Among the many things I enjoy about living in a city like New York is the food – not only do we have an incredible array of ethnic restaurants (as Lewis Black stated on his anti-Texas rant, “Chinese! Italian! Bhutanese – hey Texas, can you spell Bhutanese?”), but we can easily find the ingredients to make pretty much whatever we want without much effort – which is certainly not true in other parts of the country.
A few years ago, Renata and I spent a few days in Myrtle Beach, SC and headed to the local supermarket in order to buy supplies. Since our resort there had a fully equipped kitchen, we went the local supermarket to buy some supplies so I could cook instead of going to restaurants every night. I wanted to make arroz con pollo, a simple enough dish that is basically chicken cooked with Arborio rice, chorizo, diced tomatoes, garlic, onions and saffron.
The first roadblock I hit was chorizo (spicy Spanish sausage) – the place didn’t even have a Latin section (mind you, this was a major supermarket, not a small grocery store) to begin with. I was eventually able to find Andouille sausage, which is a good enough substitute even though the fat content is a little too high in comparison. When I asked the employee for the kind of rice I needed, I got a puzzled face in response, so I just went with long grain because they had nothing else. I also wanted some dill to make baked Polish fish but they only had the dried variety, not fresh. In the end, I had to adapt every single recipe I had in mind because I simply could not find everything I needed.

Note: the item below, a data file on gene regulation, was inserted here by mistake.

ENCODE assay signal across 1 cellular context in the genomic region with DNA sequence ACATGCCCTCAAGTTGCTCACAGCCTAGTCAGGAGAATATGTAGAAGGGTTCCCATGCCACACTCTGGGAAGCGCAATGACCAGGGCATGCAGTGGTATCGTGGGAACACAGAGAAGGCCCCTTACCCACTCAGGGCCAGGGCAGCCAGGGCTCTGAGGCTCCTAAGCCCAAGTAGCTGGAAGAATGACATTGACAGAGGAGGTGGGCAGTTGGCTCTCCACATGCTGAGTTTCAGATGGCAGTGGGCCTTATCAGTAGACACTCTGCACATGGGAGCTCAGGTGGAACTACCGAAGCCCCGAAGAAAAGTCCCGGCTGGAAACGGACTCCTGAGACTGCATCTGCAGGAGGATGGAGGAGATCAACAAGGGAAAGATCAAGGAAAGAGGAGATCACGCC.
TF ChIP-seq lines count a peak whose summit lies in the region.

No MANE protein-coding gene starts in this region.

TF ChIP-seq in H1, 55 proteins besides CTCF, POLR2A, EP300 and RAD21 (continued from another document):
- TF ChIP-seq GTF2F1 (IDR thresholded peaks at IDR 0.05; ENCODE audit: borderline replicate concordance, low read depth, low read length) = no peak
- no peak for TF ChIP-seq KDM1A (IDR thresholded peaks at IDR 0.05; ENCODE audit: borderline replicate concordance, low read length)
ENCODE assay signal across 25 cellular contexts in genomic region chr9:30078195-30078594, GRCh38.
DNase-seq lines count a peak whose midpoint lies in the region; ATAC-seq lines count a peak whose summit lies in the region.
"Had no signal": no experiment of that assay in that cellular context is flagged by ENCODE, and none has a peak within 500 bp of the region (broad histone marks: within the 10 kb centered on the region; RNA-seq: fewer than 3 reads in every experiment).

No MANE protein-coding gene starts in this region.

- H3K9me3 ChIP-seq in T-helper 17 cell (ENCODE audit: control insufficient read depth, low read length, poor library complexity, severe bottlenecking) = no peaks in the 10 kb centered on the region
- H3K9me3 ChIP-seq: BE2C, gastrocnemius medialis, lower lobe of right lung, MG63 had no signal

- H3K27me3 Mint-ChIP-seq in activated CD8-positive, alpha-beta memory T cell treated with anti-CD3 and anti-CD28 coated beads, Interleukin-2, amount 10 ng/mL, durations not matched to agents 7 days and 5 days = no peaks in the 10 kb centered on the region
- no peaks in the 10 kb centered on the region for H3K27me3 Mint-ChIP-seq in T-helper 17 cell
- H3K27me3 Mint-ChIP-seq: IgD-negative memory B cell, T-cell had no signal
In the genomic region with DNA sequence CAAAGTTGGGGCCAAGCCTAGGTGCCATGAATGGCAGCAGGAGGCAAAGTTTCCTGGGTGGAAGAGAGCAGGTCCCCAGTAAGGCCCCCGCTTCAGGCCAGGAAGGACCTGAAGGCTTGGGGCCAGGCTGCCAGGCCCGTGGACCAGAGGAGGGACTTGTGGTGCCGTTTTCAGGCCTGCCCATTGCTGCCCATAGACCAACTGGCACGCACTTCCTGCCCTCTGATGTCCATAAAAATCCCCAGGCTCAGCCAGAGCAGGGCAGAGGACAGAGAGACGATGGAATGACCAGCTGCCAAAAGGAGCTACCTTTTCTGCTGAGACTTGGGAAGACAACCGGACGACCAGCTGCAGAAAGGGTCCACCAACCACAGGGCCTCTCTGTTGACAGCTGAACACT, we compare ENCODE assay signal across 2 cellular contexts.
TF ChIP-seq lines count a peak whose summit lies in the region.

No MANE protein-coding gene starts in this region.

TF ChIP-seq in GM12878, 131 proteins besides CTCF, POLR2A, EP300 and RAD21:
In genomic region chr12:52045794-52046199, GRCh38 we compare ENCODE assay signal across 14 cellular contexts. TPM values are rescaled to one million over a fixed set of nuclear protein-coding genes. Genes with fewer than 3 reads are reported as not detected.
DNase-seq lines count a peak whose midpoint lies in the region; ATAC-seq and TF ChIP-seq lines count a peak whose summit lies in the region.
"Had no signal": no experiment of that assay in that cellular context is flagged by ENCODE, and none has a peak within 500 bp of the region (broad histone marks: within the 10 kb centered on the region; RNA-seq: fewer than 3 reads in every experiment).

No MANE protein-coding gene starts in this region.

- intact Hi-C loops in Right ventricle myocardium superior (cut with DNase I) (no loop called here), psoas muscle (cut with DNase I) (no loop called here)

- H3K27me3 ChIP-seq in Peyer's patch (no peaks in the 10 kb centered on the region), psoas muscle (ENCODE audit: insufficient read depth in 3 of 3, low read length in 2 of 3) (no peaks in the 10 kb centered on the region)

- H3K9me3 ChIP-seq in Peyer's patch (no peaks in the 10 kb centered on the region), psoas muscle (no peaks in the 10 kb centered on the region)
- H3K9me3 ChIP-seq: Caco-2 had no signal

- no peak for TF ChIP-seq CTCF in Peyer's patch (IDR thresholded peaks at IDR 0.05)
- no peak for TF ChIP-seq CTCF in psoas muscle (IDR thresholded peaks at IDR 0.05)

You might think that this would have been due to the fact that this was a southern town with little immigrant presence, but while there I met people from various countries – including India, China and Vietnam, but there was no reminder of that in any of the food markets around us. It was not that different in Honolulu either – although there were plenty of Asian products (rice was definitely not an issue there – I could choose from pretty much any variety I wanted), there was little else in terms of food diversity – not even the Goya canned products you find in any grocery store in town – except if I wanted to try some new variety of SPAM that is unavailable anywhere else.
Here in New York it’s a completely different story – even if your local supermarket won’t carry a certain product, you can easily go to a different neighborhood and voila – you get what you need. I remember a few weeks back I wanted to make koftas and of course no market in my neighborhood carried the main ingredient, which is chickpea flour. All I had to do was make a stop around E6th Street on my back from work and there were plenty of Indian stores that carried it – I had what I needed within minutes.
Of course, there are many things that discourage me about this town from time to time, such as the long winters, but just to know that a world of flavors is within walking distance makes me realize how happy I feel to live in this town.
Recipe: Hawaiian Ham over Rice
2 tablespoons butter
2 1/2 cups cooked and cubed ham
2 green onions, chopped
1 cup pineapple chunks, drained
1 1/3 cups pineapple juice
4 teaspoons cider vinegar
2 tablespoons brown sugar
2 teaspoons prepared mustard
2 tablespoons cornstarch
1. Melt the butter in a large skillet over medium heat. Sauté the ham, onions and pineapple chunks in the butter for about 5 minutes.
2. In a separate medium bowl, combine the pineapple juice, vinegar, brown sugar, mustard and cornstarch. Stir this together well and pour over the ham mixture in the skillet. Stir well and allow heating through and thickening, about 5 minutes.